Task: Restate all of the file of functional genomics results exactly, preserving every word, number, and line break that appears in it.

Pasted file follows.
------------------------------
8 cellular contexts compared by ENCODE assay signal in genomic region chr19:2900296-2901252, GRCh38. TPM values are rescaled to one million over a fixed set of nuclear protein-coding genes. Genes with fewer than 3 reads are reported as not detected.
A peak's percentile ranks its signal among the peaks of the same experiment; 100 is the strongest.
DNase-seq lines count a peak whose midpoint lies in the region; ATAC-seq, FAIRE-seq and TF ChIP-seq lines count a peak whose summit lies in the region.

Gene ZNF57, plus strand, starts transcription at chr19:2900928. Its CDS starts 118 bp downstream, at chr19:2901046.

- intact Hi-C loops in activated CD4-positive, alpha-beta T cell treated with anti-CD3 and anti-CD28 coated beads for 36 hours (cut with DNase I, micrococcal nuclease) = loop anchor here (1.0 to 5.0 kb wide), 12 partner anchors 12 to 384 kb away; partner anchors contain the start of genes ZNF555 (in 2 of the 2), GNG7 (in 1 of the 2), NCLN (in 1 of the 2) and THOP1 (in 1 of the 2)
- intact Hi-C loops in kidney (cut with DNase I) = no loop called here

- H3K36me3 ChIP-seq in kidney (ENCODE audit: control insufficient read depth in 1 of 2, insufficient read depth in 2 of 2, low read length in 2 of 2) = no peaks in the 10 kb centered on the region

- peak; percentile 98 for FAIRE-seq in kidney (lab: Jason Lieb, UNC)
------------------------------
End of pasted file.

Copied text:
8 cellular contexts compared by ENCODE assay signal in genomic region chr19:2900296-2901252, GRCh38. TPM values are rescaled to one million over a fixed set of nuclear protein-coding genes. Genes with fewer than 3 reads are reported as not detected.
A peak's percentile ranks its signal among the peaks of the same experiment; 100 is the strongest.
DNase-seq lines count a peak whose midpoint lies in the region; ATAC-seq, FAIRE-seq and TF ChIP-seq lines count a peak whose summit lies in the region.

Gene ZNF57, plus strand, starts transcription at chr19:2900928. Its CDS starts 118 bp downstream, at chr19:2901046.

- intact Hi-C loops in activated CD4-positive, alpha-beta T cell treated with anti-CD3 and anti-CD28 coated beads for 36 hours (cut with DNase I, micrococcal nuclease) = loop anchor here (1.0 to 5.0 kb wide), 12 partner anchors 12 to 384 kb away; partner anchors contain the start of genes ZNF555 (in 2 of the 2), GNG7 (in 1 of the 2), NCLN (in 1 of the 2) and THOP1 (in 1 of the 2)
- intact Hi-C loops in kidney (cut with DNase I) = no loop called here

- H3K36me3 ChIP-seq in kidney (ENCODE audit: control insufficient read depth in 1 of 2, insufficient read depth in 2 of 2, low read length in 2 of 2) = no peaks in the 10 kb centered on the region

- peak; percentile 98 for FAIRE-seq in kidney (lab: Jason Lieb, UNC)